Brewery fresh

Last year we were given (or, more accurately, my darling was) gift certificates to go tour the Carlton United Brewery plant in Melbourne, and then have a beer tasting.

The place is a fascinating mixture of industrialisation and … well, not artisanship, not when you’re working on the scale CUB is, but beer just is primitive, I guess? It’s water, yeast, malt and hops. Add them together, add heat, and ta dah! Alcohol. The difference between your home brew and CUB is that CUB is making several hundred thousand litres at a throw.

The machinery for making the beer is all pretty straight forward. Enormous metal vats for fermenting, and a control room… and that’s it, really. Very minimal. The packaging area is way more complicated, with bottles going whizzing around; we didn’t get to see the canning area because apparently if you open the door too long, you’re liable to get cans going spinning around the place. They bottle and label something like 700+ per minute.

In the fermenting area we got to see and, if we wanted, taste, the three different sorts of malt they use at CUB (I tasted the caramel-y one, and it was surprisingly tasty), as well as hops (recommended not to be eaten) – I don’t think I’d seen hops before. The packaging area had examples of CUB bottles across the century, which was really cool.

Back at the public area/bar and cafe, we grabbed a paddle and choose six beers to try. I only tried five because I knew I didn’t need to try Carlton Dry or VB (blech). And I have to say it confirmed my suspicion: I am not a CUB drinker. I didn’t mind the Wild Yak, and the cider on tap was also quite nice, but everything else… nah. I think I’m ruined by and for your more crafty beer. Don’t ask me what it is that I dis/like because I don’t have the words to explain beer, but I do know what I don’t like.

If you’re interested in the industrial side of beer making I do think this is a good tour to go on. The food from the cafe was fine, they have a range of CUB beers on tap if that’s your thing… all in all they’re trying hard to present themselves well to both hardcore CUB fans and people like, well, me – interested in process as well as food, and I guess on the snobbier end of the food spectrum 😉

Acts of Kitchen: Christmas food edition

AoK_logo_v2In this episode, I ask some friends to comment on what they like – or don’t like – about Christmas food.

I talk about ice cream Christmas pudding (and I realised in reading this that I forgot the spices! WOE) and other things that make up my traditional, and preferred, Christmas.

Leave a comment here or email me at acts of kitchen at gmail dot com

Cooked, by Michael Pollan

images.jpegThis book was recommended to me by the sourdough baker whose course I took. It turned out that I had already one of Pollan’s books – The Botany of Desire, which was awesome and looked at various plants in light of the general idea of desire. (My biggest take away message: the Agricultural Revolution was the grasses using humanity to destroy the trees. Also that all edible apples are clones.)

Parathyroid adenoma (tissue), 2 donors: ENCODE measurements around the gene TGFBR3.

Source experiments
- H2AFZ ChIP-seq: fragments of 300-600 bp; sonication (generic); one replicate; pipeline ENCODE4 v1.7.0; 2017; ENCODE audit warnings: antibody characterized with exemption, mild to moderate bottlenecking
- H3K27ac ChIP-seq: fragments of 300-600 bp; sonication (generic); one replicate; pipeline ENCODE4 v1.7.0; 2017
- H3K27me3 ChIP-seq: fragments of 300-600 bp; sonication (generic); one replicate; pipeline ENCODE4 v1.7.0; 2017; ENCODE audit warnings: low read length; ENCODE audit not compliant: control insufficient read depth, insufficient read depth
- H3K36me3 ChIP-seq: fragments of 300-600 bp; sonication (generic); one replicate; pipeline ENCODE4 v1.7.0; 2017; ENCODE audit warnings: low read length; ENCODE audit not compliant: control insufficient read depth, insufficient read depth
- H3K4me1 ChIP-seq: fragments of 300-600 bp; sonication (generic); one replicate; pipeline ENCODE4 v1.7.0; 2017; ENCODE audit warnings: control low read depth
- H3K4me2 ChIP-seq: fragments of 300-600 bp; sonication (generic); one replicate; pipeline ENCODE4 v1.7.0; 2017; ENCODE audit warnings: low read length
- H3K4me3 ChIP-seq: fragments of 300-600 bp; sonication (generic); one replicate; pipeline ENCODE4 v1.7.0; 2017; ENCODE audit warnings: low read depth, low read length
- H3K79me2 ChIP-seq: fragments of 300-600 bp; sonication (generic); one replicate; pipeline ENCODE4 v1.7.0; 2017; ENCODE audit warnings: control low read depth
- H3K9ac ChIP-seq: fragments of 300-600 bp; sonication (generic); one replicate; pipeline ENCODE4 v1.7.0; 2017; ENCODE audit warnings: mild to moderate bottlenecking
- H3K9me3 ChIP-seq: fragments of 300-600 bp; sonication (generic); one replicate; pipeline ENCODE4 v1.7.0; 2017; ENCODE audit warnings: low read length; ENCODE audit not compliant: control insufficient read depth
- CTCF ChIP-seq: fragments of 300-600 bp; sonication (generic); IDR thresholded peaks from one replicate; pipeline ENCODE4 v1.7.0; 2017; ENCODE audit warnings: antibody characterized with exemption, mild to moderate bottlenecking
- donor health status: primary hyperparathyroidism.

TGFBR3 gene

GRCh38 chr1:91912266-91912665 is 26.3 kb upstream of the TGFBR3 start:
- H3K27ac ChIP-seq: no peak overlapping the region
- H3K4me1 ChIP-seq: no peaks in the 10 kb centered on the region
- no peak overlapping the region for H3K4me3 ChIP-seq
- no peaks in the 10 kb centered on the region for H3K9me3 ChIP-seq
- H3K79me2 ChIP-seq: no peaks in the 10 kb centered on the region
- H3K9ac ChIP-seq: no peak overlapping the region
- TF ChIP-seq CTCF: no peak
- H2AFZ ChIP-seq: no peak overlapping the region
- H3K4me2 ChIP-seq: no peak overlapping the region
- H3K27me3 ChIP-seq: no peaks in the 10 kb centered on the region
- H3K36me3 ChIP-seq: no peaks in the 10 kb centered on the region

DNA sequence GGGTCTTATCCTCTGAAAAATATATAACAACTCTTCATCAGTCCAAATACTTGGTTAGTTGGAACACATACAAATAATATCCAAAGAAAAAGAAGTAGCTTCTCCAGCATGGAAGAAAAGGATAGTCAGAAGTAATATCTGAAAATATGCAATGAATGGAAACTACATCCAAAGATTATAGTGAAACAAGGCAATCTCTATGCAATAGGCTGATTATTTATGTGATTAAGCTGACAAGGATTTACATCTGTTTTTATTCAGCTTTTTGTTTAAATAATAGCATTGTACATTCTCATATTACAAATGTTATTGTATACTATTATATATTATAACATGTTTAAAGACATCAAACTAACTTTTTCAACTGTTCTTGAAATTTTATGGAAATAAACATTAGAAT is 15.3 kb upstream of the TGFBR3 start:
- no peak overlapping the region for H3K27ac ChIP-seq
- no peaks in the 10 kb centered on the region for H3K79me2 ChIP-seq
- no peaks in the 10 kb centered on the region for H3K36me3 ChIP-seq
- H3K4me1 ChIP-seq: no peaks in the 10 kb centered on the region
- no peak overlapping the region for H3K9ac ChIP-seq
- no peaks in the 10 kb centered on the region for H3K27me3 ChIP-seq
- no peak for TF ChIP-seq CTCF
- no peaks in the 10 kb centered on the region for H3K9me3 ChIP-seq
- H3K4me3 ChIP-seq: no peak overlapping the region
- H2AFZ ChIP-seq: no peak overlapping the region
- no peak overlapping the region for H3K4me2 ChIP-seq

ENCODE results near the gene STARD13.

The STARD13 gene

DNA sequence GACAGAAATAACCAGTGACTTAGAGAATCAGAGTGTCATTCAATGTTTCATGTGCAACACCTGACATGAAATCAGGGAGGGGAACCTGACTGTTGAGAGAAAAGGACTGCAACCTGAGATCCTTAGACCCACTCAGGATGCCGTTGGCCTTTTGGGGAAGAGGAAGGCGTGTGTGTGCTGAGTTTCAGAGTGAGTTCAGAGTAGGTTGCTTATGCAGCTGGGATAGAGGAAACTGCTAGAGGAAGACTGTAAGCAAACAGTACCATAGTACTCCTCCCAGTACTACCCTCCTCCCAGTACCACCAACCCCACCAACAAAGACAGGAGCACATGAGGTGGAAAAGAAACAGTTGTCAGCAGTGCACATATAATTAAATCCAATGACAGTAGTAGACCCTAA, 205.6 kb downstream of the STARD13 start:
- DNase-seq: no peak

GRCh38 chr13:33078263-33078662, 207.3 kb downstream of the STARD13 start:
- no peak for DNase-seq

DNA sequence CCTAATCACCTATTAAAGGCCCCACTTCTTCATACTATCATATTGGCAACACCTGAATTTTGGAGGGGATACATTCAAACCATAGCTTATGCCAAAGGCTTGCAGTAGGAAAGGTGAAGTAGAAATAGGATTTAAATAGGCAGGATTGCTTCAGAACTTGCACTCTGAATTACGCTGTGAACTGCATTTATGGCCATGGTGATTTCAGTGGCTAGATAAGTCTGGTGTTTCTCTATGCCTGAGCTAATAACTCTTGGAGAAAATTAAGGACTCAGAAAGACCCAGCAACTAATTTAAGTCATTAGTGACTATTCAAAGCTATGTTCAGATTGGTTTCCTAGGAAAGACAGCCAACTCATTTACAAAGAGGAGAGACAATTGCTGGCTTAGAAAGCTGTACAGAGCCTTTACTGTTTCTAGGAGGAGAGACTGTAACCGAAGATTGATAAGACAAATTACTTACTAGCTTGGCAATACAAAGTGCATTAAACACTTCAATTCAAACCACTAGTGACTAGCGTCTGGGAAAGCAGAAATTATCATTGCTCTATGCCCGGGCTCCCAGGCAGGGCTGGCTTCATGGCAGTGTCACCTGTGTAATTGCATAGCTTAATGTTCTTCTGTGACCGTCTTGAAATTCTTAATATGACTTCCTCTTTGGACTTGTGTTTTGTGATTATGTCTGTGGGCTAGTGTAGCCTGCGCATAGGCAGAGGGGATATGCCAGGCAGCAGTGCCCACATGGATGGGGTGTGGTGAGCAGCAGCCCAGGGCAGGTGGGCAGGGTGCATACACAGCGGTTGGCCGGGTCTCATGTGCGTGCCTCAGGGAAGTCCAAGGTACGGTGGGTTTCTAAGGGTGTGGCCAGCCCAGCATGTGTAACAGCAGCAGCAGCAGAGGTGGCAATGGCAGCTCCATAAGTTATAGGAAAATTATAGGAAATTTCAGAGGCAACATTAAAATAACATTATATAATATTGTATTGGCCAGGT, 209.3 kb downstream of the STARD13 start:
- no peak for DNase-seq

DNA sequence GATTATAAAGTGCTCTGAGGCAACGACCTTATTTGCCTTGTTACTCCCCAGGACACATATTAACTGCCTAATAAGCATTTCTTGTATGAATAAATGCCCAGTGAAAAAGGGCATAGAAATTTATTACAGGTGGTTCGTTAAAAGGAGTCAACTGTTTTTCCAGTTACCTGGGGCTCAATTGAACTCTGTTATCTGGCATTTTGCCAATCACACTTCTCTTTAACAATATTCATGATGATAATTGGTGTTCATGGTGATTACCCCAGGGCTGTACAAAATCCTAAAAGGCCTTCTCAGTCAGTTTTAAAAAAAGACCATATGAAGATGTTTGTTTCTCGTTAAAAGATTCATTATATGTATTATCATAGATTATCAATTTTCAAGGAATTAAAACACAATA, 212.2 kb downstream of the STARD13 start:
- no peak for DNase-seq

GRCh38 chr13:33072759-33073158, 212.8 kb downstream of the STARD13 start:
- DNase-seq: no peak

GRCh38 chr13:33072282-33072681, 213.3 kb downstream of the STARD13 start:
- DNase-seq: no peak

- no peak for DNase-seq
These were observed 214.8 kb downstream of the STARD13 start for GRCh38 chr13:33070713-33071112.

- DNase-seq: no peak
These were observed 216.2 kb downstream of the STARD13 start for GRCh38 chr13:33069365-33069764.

This book is Pollan’s attempt to learn more about cooking, having looked at the gardening and the eating side for a long time. He divides the book into four sections: Fire, Water, Air, Earth. Or, basically: barbecue, braise, bread, and fermenting. Continue reading “Cooked, by Michael Pollan”

Pomme Larmoyer

unknownI got to ask Pomme some questions via email, after getting Istanbul Cult Recipes to review…

What draws you to Turkish food, and in particular the food of Istanbul?

Actually Istanbul drove me to Turkish food. First the city is one of my favourite for its beauty and dynamism, and second it gathers all the variety of Turkey (very different people from all over the country, areas, cultures, habits, traditions and modernity, oriental style and trendy places…). I thought such a place was perfect to talk about Turkey, not only a huge country – very rich of particularities from north to south/east/west – but also the former Ottoman empire through which lots of people and cultures have moved during centuries, from Asia to Europe and the Middle East… The whole world used to live in Istanbul ! and still is. Talking about food means talking about all this.

At the end of the book, in About the Author, you say that you can learn everything you need to know about a country from its kitchens. How would you sum up Istanbul as a city from its kitchens?

A place of variety, a crossroads full of tastes, mystery, beauty, stories and fun.

A really intriguing part of the book is that you include a list of restaurants and cafes to visit in Istanbul, to try out different dishes. What inspired you to add this aspect to the book?

I see this collection “Cult Recipes” as a way to travel – through a cookbook. When you walk in Istanbul you (or at least I) want to talk about the places you’ve been and share the smells, tastes, colors, sounds you feel, and you feel a lot of things there. I guess I wanted to talk about concrete places I’ve been to and liked to help the readers to feel a bit of my Istanbul.

If you were going to put together an Istanbul feast, what would you cook and why?